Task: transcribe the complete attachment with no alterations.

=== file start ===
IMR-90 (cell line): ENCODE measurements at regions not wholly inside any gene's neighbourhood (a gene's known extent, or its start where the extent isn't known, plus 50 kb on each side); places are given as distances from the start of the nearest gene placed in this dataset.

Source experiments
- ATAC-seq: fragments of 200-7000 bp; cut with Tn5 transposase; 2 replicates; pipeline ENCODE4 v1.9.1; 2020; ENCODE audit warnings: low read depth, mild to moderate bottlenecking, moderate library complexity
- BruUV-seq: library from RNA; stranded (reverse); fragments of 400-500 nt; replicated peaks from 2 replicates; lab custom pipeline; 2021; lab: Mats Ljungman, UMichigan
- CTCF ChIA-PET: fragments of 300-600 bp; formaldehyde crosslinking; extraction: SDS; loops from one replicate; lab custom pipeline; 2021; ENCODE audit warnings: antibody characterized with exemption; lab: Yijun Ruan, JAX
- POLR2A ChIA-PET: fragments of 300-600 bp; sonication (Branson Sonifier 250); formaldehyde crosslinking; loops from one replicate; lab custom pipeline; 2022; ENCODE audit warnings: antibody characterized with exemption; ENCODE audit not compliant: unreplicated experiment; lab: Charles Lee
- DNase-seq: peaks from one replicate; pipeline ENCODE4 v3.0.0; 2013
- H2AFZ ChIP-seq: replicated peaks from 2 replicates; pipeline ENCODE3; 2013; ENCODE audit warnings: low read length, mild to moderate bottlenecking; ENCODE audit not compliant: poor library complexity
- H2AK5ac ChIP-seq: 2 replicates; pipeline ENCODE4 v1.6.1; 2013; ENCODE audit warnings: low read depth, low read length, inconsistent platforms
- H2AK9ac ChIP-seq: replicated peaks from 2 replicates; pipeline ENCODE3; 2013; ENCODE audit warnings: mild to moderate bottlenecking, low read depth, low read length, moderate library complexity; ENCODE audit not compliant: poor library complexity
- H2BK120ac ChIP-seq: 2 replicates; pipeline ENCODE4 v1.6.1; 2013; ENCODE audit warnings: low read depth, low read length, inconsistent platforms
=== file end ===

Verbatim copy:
IMR-90 (cell line): ENCODE measurements at regions not wholly inside any gene's neighbourhood (a gene's known extent, or its start where the extent isn't known, plus 50 kb on each side); places are given as distances from the start of the nearest gene placed in this dataset.

Source experiments
- ATAC-seq: fragments of 200-7000 bp; cut with Tn5 transposase; 2 replicates; pipeline ENCODE4 v1.9.1; 2020; ENCODE audit warnings: low read depth, mild to moderate bottlenecking, moderate library complexity
- BruUV-seq: library from RNA; stranded (reverse); fragments of 400-500 nt; replicated peaks from 2 replicates; lab custom pipeline; 2021; lab: Mats Ljungman, UMichigan
- CTCF ChIA-PET: fragments of 300-600 bp; formaldehyde crosslinking; extraction: SDS; loops from one replicate; lab custom pipeline; 2021; ENCODE audit warnings: antibody characterized with exemption; lab: Yijun Ruan, JAX
- POLR2A ChIA-PET: fragments of 300-600 bp; sonication (Branson Sonifier 250); formaldehyde crosslinking; loops from one replicate; lab custom pipeline; 2022; ENCODE audit warnings: antibody characterized with exemption; ENCODE audit not compliant: unreplicated experiment; lab: Charles Lee
- DNase-seq: peaks from one replicate; pipeline ENCODE4 v3.0.0; 2013
- H2AFZ ChIP-seq: replicated peaks from 2 replicates; pipeline ENCODE3; 2013; ENCODE audit warnings: low read length, mild to moderate bottlenecking; ENCODE audit not compliant: poor library complexity
- H2AK5ac ChIP-seq: 2 replicates; pipeline ENCODE4 v1.6.1; 2013; ENCODE audit warnings: low read depth, low read length, inconsistent platforms
- H2AK9ac ChIP-seq: replicated peaks from 2 replicates; pipeline ENCODE3; 2013; ENCODE audit warnings: mild to moderate bottlenecking, low read depth, low read length, moderate library complexity; ENCODE audit not compliant: poor library complexity
- H2BK120ac ChIP-seq: 2 replicates; pipeline ENCODE4 v1.6.1; 2013; ENCODE audit warnings: low read depth, low read length, inconsistent platforms